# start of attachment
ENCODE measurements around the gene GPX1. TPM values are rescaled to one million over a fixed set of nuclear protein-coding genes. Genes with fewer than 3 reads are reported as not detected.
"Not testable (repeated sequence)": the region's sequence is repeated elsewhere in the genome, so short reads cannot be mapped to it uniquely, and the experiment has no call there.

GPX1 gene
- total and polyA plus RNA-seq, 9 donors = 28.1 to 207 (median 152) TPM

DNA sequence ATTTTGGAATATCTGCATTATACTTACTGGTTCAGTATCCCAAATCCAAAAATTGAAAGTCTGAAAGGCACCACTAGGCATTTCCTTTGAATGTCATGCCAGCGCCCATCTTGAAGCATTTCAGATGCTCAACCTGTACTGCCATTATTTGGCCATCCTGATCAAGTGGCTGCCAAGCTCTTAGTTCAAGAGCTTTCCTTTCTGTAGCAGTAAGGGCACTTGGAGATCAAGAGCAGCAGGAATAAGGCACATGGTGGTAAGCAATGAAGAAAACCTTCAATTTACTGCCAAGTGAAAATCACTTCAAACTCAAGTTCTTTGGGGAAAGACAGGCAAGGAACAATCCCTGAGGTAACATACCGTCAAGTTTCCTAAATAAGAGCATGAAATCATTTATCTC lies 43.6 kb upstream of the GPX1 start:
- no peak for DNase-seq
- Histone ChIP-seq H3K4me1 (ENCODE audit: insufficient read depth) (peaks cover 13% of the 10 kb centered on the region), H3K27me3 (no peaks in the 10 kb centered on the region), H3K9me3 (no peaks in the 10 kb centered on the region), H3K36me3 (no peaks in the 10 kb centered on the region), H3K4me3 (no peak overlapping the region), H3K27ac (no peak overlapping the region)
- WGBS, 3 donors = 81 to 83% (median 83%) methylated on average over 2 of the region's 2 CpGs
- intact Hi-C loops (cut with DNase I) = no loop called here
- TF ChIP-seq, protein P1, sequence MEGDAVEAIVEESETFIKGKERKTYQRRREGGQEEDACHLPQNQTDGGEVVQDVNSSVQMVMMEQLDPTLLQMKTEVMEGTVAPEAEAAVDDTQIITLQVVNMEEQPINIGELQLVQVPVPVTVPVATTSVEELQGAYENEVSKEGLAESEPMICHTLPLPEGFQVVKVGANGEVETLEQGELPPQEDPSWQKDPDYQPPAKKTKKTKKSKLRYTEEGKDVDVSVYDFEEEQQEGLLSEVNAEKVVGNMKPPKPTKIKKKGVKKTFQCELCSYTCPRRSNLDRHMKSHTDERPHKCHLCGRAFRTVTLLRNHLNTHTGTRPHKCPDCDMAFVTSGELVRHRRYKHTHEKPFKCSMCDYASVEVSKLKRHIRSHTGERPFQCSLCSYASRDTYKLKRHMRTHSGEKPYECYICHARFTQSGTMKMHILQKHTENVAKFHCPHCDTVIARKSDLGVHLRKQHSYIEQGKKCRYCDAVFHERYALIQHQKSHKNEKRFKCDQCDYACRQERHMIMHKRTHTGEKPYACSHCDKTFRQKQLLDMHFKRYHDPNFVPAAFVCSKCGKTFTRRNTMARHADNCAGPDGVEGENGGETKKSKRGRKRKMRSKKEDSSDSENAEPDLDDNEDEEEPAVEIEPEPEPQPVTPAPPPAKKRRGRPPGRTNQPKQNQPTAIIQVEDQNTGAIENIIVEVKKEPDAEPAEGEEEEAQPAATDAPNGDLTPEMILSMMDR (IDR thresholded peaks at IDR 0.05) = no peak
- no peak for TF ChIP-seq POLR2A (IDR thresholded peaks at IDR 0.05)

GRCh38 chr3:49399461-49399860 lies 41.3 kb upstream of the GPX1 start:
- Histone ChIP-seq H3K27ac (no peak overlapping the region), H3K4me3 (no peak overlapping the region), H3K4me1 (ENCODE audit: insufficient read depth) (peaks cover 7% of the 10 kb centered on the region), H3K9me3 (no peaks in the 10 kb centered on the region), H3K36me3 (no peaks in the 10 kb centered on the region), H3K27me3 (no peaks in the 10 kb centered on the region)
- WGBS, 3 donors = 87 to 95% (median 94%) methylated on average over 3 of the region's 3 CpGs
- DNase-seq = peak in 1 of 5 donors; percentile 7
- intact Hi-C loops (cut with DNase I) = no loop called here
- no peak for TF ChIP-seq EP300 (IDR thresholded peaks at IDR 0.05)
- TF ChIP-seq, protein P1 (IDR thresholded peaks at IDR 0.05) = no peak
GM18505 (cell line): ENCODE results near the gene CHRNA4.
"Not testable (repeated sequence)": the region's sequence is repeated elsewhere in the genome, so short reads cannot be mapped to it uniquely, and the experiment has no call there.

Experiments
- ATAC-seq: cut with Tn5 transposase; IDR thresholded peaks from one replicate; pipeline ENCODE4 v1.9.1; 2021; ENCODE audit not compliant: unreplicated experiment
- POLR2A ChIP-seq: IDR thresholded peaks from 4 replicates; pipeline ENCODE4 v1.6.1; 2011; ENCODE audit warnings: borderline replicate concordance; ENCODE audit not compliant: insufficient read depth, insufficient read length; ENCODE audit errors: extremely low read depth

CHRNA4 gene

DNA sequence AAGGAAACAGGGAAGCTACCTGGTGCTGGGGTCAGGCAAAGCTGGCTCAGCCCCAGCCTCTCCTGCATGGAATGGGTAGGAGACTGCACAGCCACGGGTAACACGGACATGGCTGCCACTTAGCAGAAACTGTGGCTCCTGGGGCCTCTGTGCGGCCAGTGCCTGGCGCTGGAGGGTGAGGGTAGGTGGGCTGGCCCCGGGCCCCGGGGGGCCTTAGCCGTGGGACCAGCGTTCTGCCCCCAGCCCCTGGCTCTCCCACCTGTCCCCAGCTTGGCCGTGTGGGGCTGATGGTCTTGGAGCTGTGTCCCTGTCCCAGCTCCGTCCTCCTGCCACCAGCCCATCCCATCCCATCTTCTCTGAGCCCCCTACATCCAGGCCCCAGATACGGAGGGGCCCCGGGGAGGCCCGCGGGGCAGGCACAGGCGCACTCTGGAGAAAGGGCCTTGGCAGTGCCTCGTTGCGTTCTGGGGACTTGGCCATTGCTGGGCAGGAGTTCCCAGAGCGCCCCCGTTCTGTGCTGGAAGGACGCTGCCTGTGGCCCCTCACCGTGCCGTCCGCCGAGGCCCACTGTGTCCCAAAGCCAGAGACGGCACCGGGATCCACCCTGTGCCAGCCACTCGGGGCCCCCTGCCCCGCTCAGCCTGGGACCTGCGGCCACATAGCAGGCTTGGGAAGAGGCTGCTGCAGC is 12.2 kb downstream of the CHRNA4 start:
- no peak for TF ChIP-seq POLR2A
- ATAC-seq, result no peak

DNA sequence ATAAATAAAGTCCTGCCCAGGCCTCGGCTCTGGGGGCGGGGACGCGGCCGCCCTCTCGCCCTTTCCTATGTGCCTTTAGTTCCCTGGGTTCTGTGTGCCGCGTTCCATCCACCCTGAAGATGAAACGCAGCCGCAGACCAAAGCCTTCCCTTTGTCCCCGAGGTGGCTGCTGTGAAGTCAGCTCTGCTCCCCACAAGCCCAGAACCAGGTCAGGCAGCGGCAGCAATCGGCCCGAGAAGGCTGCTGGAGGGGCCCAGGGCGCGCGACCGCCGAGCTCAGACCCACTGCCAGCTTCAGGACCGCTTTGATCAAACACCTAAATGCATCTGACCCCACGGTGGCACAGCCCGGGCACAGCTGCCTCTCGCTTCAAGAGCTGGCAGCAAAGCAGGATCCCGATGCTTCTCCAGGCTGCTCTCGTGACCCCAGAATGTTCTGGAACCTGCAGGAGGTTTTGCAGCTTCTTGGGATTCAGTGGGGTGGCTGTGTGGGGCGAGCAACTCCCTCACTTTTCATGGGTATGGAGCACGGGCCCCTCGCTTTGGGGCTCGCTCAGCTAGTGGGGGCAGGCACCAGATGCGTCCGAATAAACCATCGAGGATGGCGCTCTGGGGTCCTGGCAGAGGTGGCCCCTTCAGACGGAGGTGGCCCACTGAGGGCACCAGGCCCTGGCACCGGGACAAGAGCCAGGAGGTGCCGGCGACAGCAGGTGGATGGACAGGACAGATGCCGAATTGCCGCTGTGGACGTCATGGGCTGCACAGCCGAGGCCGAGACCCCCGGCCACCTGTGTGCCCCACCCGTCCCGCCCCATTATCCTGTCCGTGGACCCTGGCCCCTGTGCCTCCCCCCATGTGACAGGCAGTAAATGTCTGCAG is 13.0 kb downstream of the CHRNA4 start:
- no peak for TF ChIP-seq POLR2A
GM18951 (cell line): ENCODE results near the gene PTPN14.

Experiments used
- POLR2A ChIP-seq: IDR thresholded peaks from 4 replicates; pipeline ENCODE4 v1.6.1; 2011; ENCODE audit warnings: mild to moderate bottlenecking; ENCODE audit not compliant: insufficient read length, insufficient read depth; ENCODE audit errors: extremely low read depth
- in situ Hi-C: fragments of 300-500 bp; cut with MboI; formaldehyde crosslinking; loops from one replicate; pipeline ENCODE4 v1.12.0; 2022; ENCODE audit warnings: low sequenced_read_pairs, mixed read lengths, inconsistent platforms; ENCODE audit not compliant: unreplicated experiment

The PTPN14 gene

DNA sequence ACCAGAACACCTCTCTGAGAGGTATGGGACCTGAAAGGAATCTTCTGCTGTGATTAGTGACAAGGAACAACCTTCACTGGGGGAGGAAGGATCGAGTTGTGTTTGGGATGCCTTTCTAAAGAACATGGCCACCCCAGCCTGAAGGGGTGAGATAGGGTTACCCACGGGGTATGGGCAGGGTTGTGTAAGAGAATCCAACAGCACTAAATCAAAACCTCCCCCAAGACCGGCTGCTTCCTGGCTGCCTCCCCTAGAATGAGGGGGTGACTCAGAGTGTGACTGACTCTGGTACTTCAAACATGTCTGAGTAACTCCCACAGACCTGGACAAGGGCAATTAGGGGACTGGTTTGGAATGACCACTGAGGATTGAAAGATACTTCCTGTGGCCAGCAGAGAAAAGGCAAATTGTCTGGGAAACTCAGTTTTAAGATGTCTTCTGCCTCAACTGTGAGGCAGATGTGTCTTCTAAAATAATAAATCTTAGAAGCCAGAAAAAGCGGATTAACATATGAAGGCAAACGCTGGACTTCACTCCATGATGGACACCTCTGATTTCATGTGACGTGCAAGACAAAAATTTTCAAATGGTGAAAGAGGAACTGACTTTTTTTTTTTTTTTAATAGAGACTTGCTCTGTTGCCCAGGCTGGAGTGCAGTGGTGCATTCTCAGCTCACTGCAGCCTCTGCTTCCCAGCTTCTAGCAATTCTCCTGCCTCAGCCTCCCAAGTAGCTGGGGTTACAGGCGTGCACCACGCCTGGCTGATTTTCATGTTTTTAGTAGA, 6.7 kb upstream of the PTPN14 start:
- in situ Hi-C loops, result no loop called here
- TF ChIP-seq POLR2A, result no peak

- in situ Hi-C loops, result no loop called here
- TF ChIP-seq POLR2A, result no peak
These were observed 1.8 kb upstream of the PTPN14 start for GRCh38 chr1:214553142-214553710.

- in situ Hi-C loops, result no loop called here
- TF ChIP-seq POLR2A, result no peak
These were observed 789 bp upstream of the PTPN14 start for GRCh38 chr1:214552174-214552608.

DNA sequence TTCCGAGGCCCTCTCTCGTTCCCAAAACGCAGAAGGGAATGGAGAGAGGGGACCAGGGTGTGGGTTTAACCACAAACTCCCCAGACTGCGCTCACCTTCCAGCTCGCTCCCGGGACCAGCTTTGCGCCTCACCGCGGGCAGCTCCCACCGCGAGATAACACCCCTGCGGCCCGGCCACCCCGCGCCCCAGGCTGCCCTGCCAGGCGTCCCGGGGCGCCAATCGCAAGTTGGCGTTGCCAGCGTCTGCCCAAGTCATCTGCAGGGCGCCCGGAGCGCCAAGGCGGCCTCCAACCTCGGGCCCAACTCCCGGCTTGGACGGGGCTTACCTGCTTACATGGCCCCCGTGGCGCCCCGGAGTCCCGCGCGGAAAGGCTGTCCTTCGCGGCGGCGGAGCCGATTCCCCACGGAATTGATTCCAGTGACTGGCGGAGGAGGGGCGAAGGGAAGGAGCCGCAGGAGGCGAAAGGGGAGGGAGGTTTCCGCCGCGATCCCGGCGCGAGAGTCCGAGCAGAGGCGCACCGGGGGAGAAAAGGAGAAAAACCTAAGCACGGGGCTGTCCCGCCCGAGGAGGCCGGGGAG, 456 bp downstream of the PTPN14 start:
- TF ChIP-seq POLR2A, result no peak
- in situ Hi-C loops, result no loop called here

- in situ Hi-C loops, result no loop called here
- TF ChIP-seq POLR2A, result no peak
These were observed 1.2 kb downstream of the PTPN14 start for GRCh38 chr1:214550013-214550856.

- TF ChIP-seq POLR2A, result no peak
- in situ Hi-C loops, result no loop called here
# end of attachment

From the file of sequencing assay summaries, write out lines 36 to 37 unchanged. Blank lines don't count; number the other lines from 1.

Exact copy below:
- in situ Hi-C loops, result no loop called here
- TF ChIP-seq POLR2A, result no peak